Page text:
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    @PeterM that link has the correct answer: print out your I-94. I wonder if OP will ever find it among all the upvoted misinformation? – Aaron F Feb 17 '20 at 11:51

As others have said, your hotel room safe is your best option that will be widely available. Almost all hotels have them. The more respectable hotels will definitely have one. Even some Airbnbs will have one. You will not need to have it on you for regular use while walking around. Unless you are suspected of breaking the law, police will not require it of you. So, why risk loposing it (through your own fault even) by carrying it. If you are driving in the U.S. the passport is not enough to be legal. You actually need to be able to show your drivers license.

Now if the worst case scenario happens (you lose it, the hotel burns down, it’s stolen), it is better to have taken precautions. The first of which is to keep copies of you travel documents where you and only you can access them. Maybe giving copies to a trusted family member could work. At the very least, they can help you in recovering duplicates. Or, they can send you the copies by fax or some other means in a pinch. Most importantly, let your embassy know you will be traveling in the U.S. before you leave home. That way, someone knows where you are or should be.

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    If you have an e-mail address you can read while away from home that keeps the mail, like a spare yahoo, google or hotmail account, send a scan there. – Willeke Feb 16 '20 at 8:34
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    @Willeke, when I was in Europe I kept photocopies of my passport and such in a DropBox account, one of the few accounts I actually memorized the password for. I didn't need it, but it was a reassurance. – CarlF Feb 16 '20 at 14:41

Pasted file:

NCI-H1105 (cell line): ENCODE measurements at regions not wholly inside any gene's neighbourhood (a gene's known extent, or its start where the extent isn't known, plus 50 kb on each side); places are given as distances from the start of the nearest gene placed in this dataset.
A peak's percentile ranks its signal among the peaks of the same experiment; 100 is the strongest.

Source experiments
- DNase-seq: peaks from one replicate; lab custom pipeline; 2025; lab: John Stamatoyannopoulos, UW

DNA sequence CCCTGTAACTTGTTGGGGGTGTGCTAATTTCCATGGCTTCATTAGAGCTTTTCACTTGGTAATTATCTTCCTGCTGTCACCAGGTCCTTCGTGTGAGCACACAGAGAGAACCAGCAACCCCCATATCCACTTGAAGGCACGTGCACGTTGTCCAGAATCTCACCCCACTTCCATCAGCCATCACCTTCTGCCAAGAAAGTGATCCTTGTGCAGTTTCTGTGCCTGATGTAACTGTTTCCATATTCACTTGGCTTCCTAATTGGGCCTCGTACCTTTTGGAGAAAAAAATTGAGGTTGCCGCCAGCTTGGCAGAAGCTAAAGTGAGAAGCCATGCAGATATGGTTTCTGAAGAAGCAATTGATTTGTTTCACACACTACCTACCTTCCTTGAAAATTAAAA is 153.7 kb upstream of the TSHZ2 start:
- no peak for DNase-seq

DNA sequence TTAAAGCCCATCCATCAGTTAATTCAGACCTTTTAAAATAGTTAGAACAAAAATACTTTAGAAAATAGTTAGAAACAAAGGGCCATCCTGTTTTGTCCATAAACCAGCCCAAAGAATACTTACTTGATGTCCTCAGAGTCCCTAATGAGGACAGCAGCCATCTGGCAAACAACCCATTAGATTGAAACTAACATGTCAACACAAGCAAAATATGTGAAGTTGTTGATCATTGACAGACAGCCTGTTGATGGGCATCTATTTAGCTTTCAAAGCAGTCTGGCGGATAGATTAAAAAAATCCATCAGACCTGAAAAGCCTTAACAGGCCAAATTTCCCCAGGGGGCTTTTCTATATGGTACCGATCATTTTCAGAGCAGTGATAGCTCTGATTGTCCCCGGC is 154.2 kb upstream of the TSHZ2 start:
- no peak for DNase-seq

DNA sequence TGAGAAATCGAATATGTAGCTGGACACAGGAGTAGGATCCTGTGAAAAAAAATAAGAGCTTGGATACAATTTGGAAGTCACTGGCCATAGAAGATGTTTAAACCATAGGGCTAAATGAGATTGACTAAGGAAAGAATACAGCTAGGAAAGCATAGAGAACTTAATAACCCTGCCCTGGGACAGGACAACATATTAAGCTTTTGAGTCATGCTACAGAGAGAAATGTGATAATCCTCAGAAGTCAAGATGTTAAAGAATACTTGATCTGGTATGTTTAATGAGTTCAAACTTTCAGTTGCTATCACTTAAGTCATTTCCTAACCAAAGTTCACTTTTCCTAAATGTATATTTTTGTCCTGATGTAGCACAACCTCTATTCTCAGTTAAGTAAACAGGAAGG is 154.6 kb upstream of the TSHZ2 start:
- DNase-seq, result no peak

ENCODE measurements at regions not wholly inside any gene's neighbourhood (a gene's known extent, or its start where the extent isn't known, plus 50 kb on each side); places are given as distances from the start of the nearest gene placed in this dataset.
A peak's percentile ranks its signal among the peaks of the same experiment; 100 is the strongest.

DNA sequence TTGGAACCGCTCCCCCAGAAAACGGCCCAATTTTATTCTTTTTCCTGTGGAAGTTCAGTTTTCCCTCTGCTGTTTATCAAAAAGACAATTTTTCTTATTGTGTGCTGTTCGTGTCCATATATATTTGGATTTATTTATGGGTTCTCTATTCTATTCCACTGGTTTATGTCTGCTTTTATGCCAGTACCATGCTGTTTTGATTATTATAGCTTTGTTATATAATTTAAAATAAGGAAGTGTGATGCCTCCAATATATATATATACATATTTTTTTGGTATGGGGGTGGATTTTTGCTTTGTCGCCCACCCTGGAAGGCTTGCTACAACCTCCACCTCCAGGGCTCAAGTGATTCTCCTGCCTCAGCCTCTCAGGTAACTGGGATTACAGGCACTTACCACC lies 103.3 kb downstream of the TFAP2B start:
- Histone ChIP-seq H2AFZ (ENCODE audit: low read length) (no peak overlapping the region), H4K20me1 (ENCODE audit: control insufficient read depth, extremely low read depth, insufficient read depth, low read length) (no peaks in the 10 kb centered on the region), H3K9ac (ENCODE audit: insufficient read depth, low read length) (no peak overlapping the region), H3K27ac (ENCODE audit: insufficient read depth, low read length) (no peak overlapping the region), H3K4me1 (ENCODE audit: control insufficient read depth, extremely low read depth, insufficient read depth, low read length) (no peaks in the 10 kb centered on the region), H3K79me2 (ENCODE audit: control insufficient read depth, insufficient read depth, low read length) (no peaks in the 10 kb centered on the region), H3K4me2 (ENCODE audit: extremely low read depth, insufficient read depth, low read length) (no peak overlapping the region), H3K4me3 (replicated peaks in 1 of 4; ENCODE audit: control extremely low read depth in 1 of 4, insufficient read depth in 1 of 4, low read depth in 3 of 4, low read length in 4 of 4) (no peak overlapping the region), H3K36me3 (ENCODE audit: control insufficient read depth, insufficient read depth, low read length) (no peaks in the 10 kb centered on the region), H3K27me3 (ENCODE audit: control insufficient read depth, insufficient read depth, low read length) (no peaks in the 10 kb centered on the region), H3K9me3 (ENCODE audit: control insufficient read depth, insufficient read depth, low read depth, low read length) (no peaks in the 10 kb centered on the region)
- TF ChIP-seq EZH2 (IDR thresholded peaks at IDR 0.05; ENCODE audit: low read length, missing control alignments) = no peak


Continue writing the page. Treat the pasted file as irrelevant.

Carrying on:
Some hotels have a facility to keep your passport in their own safe custody . Please check with the front desk .

For moving around you can carry a scanned copy of your passport on yoir phone and any other supplementary identification card like your Driving license with you.

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    +1 for both parts of this answer. I always bring at least a couple of throwaway scans of my passport and maybe other key documents, just in case. – einpoklum Feb 16 '20 at 23:35
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    Yes, just leave it at the front desk. It's safe there, if it's any sort of reputable hotel – vikingsteve Feb 18 '20 at 15:18

I have been told in the past that while in the United States I must always carry my passport with me, and I have been stopped at least once by Border Patrol officers (while already in the US) and been asked to show my passport. I do not know what might have happened if I did not have it on me.

Doing a bit of searching online, I found Do I Need to Carry Documents While I’m in the USA? which seems to indicate that it is required for all foreigners to carry their passport (or immigration documentation) on them at all times.

You may want to invest in a small water-proof sealed bag or container that you can attach to you while swimming (rather than having the risk of losing it or having it stolen if you leave it on the beach...)

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    A tourist in the US can satisfy the law concerning immigration documents by printing and carrying a copy of the I-94 form from i94.cbp.dhs.gov. With that in hand, it's not necessary to have a passport. – phoog Feb 17 '20 at 3:46
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    We were driving from Alpine to Study Butte, Texas. I had my passport, but my wife, who was living in Iowa at the time, had only her driving license with her, having deliberately left her passport at home. We were reprimanded but not taken into custody. I don't know if we'd been so lucky if we had not been white. – gerrit Feb 17 '20 at 9:38